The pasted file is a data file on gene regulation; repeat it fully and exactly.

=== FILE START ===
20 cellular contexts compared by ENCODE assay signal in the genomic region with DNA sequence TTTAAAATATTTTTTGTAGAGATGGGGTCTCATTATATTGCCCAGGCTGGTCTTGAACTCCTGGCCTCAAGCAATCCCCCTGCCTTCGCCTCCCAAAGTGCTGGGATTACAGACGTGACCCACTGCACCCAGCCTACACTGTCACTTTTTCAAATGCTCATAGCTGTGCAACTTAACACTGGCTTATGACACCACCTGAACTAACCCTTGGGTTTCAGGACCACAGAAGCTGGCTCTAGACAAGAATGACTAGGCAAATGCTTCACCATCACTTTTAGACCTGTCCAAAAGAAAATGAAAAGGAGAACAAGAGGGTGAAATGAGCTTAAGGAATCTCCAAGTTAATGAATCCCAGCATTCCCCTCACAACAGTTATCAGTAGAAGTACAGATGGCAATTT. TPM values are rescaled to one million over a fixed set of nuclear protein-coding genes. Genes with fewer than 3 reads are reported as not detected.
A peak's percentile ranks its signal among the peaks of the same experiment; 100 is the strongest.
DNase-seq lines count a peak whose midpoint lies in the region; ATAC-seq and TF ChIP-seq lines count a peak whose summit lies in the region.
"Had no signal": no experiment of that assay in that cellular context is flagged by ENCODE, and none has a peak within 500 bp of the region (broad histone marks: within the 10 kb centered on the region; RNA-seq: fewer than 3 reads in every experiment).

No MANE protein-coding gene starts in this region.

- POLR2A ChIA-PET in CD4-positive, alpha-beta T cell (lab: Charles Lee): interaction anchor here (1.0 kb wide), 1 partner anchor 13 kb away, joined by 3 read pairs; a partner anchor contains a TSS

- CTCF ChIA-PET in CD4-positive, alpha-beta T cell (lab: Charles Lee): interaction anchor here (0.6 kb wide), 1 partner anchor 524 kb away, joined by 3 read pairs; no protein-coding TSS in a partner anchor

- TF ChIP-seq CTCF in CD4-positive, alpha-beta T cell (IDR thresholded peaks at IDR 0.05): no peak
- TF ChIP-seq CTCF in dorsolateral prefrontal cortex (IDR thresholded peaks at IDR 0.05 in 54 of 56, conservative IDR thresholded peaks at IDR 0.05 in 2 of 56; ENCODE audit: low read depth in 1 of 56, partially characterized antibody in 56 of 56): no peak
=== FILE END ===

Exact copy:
20 cellular contexts compared by ENCODE assay signal in the genomic region with DNA sequence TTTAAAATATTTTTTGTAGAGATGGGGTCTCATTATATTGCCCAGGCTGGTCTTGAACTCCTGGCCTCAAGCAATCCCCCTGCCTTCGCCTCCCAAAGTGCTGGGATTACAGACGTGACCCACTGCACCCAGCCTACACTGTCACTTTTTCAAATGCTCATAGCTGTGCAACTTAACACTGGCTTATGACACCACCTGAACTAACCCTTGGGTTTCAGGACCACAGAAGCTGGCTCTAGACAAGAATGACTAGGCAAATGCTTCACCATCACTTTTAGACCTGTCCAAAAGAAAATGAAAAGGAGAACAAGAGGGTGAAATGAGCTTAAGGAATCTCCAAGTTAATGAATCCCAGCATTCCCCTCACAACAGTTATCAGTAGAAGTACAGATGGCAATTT. TPM values are rescaled to one million over a fixed set of nuclear protein-coding genes. Genes with fewer than 3 reads are reported as not detected.
A peak's percentile ranks its signal among the peaks of the same experiment; 100 is the strongest.
DNase-seq lines count a peak whose midpoint lies in the region; ATAC-seq and TF ChIP-seq lines count a peak whose summit lies in the region.
"Had no signal": no experiment of that assay in that cellular context is flagged by ENCODE, and none has a peak within 500 bp of the region (broad histone marks: within the 10 kb centered on the region; RNA-seq: fewer than 3 reads in every experiment).

No MANE protein-coding gene starts in this region.

- POLR2A ChIA-PET in CD4-positive, alpha-beta T cell (lab: Charles Lee): interaction anchor here (1.0 kb wide), 1 partner anchor 13 kb away, joined by 3 read pairs; a partner anchor contains a TSS

- CTCF ChIA-PET in CD4-positive, alpha-beta T cell (lab: Charles Lee): interaction anchor here (0.6 kb wide), 1 partner anchor 524 kb away, joined by 3 read pairs; no protein-coding TSS in a partner anchor

- TF ChIP-seq CTCF in CD4-positive, alpha-beta T cell (IDR thresholded peaks at IDR 0.05): no peak
- TF ChIP-seq CTCF in dorsolateral prefrontal cortex (IDR thresholded peaks at IDR 0.05 in 54 of 56, conservative IDR thresholded peaks at IDR 0.05 in 2 of 56; ENCODE audit: low read depth in 1 of 56, partially characterized antibody in 56 of 56): no peak